Evidence to Support CED programs: The Growing Talk About RCTs

Whether you work in community or economic development, there has always been pressure to measure your success. CED professionals are very familiar with having to explain what type of impact they hope to have with their initiatives.  It is even harder to document success. Evidence-based decision-making is front and center in conversations on good governance. But what does this mean in practice? What serves as evidence? In the eyes of a growing group of CED policymakers, the best evidence comes from randomized controlled trials (RTCs).

RCTs are the gold standard in research. But as with any gold standard, it’s very hard to achieve in practice. RCTs are still new to local, state or even federal government. The concept behind RCTs is simple. If you randomly assign potential program participants to one of two groups, where one group actually participates in the program but the other group doesn’t, you should be able to see if the program is effective. For example, if a group of job-seekers is randomly assigned to two groups – one taking part in a job training program and the other group not, you can look at how successful the two groups are in obtaining jobs. If those with the training find betters jobs, or find jobs more easily, then the training could be the reason.

The North Carolina Office of Strategic Partnerships (OSP), part of the North Carolina Office of State Management and Budget, has been moving toward using RTC’s to understand program impact. The NC OSP work was highlighted recently by Pew Charitable Trusts, particularly for developing partnerships with NC local governments and non-profits, colleges and universities, and other experts in their work.

Theoretically, RCTs are simple and elegant. However, real people and real CED programs are not the same as a controlled laboratory experiment. So why do it? The benefit of the strong evidence that can come out of an RTC may be worth the work to try to adapt the simple model to a real setting.

Where Can You Learn More?

One of the best, practical, local-government focused resources on RCTs is from MIT’s Poverty Action Lab North America (J-PAL). Anti-poverty programs can be some of the most difficult to assess for short- or long-term impact. The J-PAL report, Implementing Randomized Evaluations in Government: Lessons from the J-PAL State and Local Innovation Initiative, however, is a great place for local CED professionals to start.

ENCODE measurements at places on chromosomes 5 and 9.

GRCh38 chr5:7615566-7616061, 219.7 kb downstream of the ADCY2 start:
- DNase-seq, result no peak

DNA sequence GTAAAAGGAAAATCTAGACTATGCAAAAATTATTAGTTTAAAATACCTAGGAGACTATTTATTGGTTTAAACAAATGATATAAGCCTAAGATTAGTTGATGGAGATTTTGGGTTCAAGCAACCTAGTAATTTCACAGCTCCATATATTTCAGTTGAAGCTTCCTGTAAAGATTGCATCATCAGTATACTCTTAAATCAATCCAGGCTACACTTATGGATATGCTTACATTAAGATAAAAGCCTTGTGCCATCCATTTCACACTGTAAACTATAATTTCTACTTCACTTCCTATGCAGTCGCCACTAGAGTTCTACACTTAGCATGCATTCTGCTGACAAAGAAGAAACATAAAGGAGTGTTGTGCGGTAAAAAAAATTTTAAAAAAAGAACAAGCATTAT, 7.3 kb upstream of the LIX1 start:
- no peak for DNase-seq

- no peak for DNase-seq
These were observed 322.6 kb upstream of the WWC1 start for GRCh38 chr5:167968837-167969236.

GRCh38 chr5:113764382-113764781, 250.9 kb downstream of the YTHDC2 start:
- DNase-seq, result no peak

J-PAL sees using RCTs for local government in the same way scientists do.  They look look for opportunities to use RCTs (knowing it is not feasible or practical in every circumstance); try to get the best, most valid, reliable and objective results; and share the knowledge – the actual program results and best practices of how to do RCTs — with other practitioners. They include case studies in Philadelphia, PA, Rochester, NY, and South Carolina.  RCTs are a hot topic in local government — they were also featured earlier this year by Johns Hopkins University’s Bloomberg Cities Network.

The J-PAL report and Bloomberg Cities Network show it can be done. The NC OSP has identified RCTs as a focus for future state evidence-based decision-making efforts. It has also shown how RCTs can be done with limited resources. Partnering with others who are familiar with the RTC approach can increase the capacity of the public sector partners, helping practitioners and researchers at the same time. That’s success.

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Evidence to Support CED programs: The Growing Talk About RCTs